Iraq’s Prime Minister-Designate Mustafa al-Kadhimi is now in his third week of trying to form a government, which is based on a sectarian quota system.
The former intelligence chief is the third candidate to have been appointed by President Barham Salih within 10 weeks, as Baghdad struggles to replace a government that was toppled last year after months of deadly mass protests.
U.S. Secretary of State Mike Pompeo said that the Administration of President Donald Trump is monitoring the new Iraqi leader’s government-building efforts “closely.”
During a press briefing at the State Department, the top U.S. diplomat went on to insist that “Iraqi leaders must put aside the sectarian quota system and make compromises that lead to government formation for the good of the Iraqi people, and for the partnership between the United States and Iraq.”
Interestingly, it was Washington who introduced the quota system to Iraq following the 2003 U.S. invasion as a means to ensure equal representation of Kurds, Shi’ite and Sunni Muslims among Baghdad’s leadership. But as the Washington Post points out, “Some analysts have argued it promotes (emphasis added) sectarian divisions because it motivates political parties to mobilize people behind ethnic and sectarian causes.”
The United Kingdom-based openDemocracy political website noted that the quota system was advanced when the Administrator of the Coalition Provisional Authority of Iraq Paul Bremer “appointed pro-invasion Iraqi exiles based on identity backgrounds in the provisional government known as the Iraqi Governing Council,” and that the practice “shapes the power sharing between the identity–based political parties” which continued “throughout the country’s interim and transitional governments.”
“Such ethno-sectarian share of power motivated regional players with power determinations such as Iran and Saudi Arabia to exploit Iraq as a proxy battlefield throughout the years,” postulated openDemocracy.
Relations between Washington and Baghdad have been strained over Iraq’s failure to protect the U.S. forces stationed there. In March, David Schenker, who is the Assistant Secretary for Near Eastern Bureau and the State Department’s top diplomat for the Middle East, said the Trump Administration was “enormously disappointed” with the performance of the Iraqi government in fulfilling its obligations to protect U.S.-led coalition forces; and the issue has remained a major point of contention.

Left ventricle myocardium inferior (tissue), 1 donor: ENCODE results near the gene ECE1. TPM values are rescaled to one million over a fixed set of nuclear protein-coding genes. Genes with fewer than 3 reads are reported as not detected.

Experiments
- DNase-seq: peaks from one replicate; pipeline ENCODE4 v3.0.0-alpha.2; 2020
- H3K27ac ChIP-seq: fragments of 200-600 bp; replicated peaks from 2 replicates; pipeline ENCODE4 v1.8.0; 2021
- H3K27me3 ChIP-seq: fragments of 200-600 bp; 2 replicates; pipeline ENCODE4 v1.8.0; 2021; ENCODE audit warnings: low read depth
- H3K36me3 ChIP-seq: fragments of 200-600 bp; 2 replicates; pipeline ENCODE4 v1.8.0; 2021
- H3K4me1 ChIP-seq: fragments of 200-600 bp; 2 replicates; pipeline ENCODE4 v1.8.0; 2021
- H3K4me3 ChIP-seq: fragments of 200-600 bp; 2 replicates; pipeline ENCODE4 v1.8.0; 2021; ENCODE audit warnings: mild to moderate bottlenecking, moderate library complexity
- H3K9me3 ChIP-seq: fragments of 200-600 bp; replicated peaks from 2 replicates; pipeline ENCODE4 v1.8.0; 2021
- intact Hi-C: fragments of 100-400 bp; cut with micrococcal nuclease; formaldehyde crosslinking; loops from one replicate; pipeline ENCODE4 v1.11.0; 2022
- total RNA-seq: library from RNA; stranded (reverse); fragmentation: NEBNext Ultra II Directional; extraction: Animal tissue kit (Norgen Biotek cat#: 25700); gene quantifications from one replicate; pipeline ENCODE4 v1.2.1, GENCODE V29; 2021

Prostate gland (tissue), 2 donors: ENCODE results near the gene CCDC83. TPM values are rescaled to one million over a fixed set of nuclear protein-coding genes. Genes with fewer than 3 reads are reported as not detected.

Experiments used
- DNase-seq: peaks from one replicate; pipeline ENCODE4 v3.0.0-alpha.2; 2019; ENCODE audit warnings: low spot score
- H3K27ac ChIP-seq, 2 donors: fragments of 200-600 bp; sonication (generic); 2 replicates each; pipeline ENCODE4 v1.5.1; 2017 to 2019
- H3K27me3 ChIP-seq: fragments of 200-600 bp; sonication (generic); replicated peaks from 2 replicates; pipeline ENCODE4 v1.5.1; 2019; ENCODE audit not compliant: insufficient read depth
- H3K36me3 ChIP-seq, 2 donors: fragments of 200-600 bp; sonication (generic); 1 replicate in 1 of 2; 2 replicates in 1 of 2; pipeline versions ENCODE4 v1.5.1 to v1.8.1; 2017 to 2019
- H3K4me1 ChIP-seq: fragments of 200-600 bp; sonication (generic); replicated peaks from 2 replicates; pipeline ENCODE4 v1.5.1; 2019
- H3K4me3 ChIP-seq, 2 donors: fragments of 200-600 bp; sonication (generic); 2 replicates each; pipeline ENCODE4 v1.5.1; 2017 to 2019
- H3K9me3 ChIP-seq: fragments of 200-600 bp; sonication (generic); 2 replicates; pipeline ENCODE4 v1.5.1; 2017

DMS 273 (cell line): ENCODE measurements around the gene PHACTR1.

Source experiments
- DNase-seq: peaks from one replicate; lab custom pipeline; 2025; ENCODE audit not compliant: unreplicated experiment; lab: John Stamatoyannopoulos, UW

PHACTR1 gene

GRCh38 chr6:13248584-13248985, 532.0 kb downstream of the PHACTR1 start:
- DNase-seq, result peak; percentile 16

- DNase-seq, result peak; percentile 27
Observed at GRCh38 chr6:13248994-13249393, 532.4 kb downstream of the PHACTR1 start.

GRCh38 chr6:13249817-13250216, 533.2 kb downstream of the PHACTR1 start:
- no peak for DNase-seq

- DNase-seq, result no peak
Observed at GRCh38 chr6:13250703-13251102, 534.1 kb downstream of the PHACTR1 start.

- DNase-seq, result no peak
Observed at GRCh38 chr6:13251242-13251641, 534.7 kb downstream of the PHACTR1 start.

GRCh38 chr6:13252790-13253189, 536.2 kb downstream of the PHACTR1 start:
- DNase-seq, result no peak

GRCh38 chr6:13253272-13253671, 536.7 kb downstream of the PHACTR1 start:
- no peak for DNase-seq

Multiple rocket attacks targeted American troops stationed in the country this year alone, fired by militias the White House says are backed by Iran –which has long been engaged in attempts to exert influence across its long, shared border with Iraq. Secretary Pompeo underscored that Baghdad leadership “must heed the call from many elements of Iraqi society to bring all armed groups under state control, and we welcome steps that have been taken in the past days in that direction.”
In apparent veiled reference to Washington’s belief that Tehran is currently trying to exploit Baghdad’s political turmoil for its own gain, Pompeo declared that, “The Iraqi people need and deserve a government that frees the country from external intimidation, puts the prosperity of the Iraqi people first, and tackles the major challenges that continue to face Iraq.”
In related developments, the United States has renewed a waiver for Iraq to continue importing Iranian electricity – although for a shorter period of just 30 days.
“The Secretary granted this brief extension of the waiver to allow time for the formation of a credible government,” a State Department official said, referring to Mr. Pompeo, adding that the waiver would only remain valid until 26 May. The source underscored that the Secretary of State will “reassess whether to renew the waiver and for how long” once the Kadhimi government “is in place.”
Washington has repeatedly granted exemptions for Baghdad to use vital Iranian energy supplies for its power grid for periods of 90 or 120 days on condition that oil-rich Iraq, OPEC’s second-largest producer, move towards energy self-sufficiency.
The State Department official made it clear that the most recent waiver is to be applied exclusively to electricity, and referred any queries regarding transactions related to Iranian natural gas imports to the Treasury Department.
U.S.-Iranian relations have been bitter since the Islamic Revolution toppled the U.S.-backed Shah of Iran in 1979 and ushered in an era of theocratic rule. Tensions flared up after President Donald Trump withdrew from the 2015 Iran nuclear deal and reimposed U.S. sanctions that have crippled Tehran’s economy.
Tensions escalated further when a 3 January U.S. drone strike in Iraq killed Qassem Soleimani, the head of Iran’s elite Quds Force. It also killed Abu Mahdi al-Muhandis, who founded Iraq’s Shi’ite Kataib Hezbollah militia after the 2003 U.S.-led invasion.